BRIEF DESCRIPTION OF THE DRAWING FIGURES
These, as well as other features of the present invention, will become more apparent upon reference to the drawings wherein:
FIG. 1 is a cross-sectional view of an installed wall anchor with flare strut;
FIG. 2 is an elevational view of the wall anchor;
FIG. 3 is a cross-sectional view of the wall anchor;
FIG. 4 is a plan view of the wall anchor; and
FIG. 5 is a cross-sectional view of the wall anchor with a threaded center stud hole.
DETAILED DESCRIPTION OF THE INVENTION
Referring now to the drawings wherein the showings are for purposes of illustrating a preferred embodiment of the present invention only, and not for purposes of limiting the same, FIG. 1 illustrates an installed wall anchor 10 attaching a flare strut system 12 to a concrete wall panel 14. The flare strut system 12 has a strut element 16, an interface plate 18, a pipe element 20, and a coupler element 22. The details of the flare strut system 12 can be found in Applicant's issued U.S. patent entitled “Flare Strut System” (U.S. Pat. No. 6,493,998), the contents of which are incorporated herein by reference. Typically, the coupler element 22 attaches to an end connector 24 through the use of a connection bolt or pin 26. The end connector 24 has a base plate 28 and two connection plates 30 welded thereto. The two connection plates 30 are welded perpendicular to the base plate 28 and parallel to each other such that each connection plate 30 has a matching hole 32 formed therein for receiving the connection bolt 26. In this respect, the two connection plates 30 are welded to the base plate 28 such that the holes 32 formed in each connection plate 30 are linearly aligned to accept the connection bolt 26.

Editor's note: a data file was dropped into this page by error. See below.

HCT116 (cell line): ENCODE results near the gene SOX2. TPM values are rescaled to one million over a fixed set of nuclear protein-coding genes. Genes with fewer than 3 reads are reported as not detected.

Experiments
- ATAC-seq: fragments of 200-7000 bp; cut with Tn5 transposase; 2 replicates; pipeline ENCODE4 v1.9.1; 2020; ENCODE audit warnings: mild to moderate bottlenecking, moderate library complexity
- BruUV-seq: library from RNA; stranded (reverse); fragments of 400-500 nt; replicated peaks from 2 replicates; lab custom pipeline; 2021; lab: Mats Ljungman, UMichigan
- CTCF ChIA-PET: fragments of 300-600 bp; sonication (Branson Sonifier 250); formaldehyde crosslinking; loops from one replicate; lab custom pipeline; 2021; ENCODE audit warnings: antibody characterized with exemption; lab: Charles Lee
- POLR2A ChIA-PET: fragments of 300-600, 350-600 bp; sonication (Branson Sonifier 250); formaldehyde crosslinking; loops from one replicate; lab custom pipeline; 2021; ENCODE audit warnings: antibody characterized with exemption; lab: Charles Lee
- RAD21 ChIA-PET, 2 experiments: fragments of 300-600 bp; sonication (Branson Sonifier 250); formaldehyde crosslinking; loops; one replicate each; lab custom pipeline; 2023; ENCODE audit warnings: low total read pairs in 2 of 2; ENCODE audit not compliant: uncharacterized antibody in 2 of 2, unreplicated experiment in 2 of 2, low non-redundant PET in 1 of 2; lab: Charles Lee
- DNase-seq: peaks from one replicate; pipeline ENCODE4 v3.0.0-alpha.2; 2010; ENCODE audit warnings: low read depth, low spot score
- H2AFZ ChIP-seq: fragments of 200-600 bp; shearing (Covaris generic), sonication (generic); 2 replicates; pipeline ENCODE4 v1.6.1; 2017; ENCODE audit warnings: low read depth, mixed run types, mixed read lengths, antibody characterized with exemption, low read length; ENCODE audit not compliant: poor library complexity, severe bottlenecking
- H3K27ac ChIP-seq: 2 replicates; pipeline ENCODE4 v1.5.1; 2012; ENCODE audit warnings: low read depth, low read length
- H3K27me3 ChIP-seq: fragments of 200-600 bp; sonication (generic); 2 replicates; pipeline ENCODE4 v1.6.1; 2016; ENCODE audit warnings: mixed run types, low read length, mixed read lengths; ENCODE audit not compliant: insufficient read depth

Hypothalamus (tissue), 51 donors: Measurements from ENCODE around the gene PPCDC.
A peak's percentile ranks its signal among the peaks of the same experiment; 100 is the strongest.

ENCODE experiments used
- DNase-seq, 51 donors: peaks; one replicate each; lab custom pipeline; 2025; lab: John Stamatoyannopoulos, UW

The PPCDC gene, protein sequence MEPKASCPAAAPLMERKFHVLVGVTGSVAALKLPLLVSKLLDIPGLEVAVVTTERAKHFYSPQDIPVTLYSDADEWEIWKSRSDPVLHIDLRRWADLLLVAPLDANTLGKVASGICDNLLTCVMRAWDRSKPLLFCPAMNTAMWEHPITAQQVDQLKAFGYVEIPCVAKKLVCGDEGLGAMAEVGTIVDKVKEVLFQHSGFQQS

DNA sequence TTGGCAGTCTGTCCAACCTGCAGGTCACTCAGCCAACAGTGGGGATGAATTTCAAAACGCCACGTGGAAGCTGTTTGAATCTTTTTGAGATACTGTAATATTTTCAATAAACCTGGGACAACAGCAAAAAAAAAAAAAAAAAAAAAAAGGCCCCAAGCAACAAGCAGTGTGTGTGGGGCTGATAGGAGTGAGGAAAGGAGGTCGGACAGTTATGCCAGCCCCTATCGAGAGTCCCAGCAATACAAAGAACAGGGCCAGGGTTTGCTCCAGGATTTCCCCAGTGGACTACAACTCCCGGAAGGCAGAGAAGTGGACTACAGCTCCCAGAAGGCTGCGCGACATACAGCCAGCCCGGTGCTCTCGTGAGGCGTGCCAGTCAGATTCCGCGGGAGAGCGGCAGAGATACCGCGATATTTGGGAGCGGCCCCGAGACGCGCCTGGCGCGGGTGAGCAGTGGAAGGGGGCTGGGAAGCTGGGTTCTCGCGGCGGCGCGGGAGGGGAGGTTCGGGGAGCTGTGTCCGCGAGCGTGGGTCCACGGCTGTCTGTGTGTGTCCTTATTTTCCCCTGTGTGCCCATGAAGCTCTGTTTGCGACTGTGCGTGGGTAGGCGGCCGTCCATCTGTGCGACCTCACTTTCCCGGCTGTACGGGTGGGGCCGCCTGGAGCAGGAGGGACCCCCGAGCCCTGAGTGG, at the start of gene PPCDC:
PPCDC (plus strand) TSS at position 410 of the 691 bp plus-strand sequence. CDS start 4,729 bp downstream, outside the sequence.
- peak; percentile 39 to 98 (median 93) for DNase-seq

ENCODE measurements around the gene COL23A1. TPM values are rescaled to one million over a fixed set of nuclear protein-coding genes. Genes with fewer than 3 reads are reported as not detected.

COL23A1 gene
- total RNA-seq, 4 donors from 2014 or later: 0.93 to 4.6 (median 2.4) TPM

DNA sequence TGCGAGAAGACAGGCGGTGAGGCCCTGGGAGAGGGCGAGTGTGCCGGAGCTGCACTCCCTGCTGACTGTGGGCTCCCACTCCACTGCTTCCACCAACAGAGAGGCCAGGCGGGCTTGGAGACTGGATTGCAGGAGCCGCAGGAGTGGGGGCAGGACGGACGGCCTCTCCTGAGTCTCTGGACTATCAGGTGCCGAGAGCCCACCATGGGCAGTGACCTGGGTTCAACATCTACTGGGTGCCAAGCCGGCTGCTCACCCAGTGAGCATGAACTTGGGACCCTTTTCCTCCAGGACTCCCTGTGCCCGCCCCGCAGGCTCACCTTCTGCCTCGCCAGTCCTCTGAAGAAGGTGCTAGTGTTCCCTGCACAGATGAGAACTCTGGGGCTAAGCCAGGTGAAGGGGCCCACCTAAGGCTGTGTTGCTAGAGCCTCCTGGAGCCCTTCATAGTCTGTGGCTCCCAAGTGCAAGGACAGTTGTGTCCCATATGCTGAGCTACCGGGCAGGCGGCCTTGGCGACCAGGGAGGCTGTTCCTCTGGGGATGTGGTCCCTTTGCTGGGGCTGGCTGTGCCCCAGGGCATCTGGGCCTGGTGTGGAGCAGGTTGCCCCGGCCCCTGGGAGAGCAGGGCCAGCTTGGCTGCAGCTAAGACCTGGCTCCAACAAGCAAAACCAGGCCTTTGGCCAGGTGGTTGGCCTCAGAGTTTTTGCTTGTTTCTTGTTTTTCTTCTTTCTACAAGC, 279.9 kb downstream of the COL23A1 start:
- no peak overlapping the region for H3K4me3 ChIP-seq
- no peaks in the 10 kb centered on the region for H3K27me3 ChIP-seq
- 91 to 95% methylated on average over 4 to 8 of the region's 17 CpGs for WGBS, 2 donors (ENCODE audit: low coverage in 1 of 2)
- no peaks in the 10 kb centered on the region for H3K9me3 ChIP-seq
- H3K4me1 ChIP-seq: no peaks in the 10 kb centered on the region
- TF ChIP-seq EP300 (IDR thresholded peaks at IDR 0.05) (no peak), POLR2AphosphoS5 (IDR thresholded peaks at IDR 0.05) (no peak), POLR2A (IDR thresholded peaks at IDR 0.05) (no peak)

The base plate 28 further includes a hole 34 for insertion of a threaded stud 36 from the wall anchor 10 and is secured to the wall anchor 10 with a nut 38 threaded onto the stud 36. Specifically, the stud 36 protrudes through the hole 34 such that the nut 28 can be threadably engaged onto the stud 36. In this respect, the nut 28 is tightened on the threaded stud 36 to abut the base plate 28 in order to attach the end connector 24 the wall anchor 10.
The wall anchor 10 secures the end connector 24 and hence the flare strut system 12 to the concrete wall 14. Referring to FIGS. 2 through 4, the stud 36 is attached to an interface plate 40. The interface plate 40 is typically a rectangular section of ¾ inch thick steel. The size, thickness, and configuration of the interface plate 40 can vary depending upon the application. In the preferred embodiment, the shape of the interface plate 40 is an 8 inch by 8 inch square. It is also possible for the interface plate 40 to be octagonal, circular, hexagonal, etc. . . .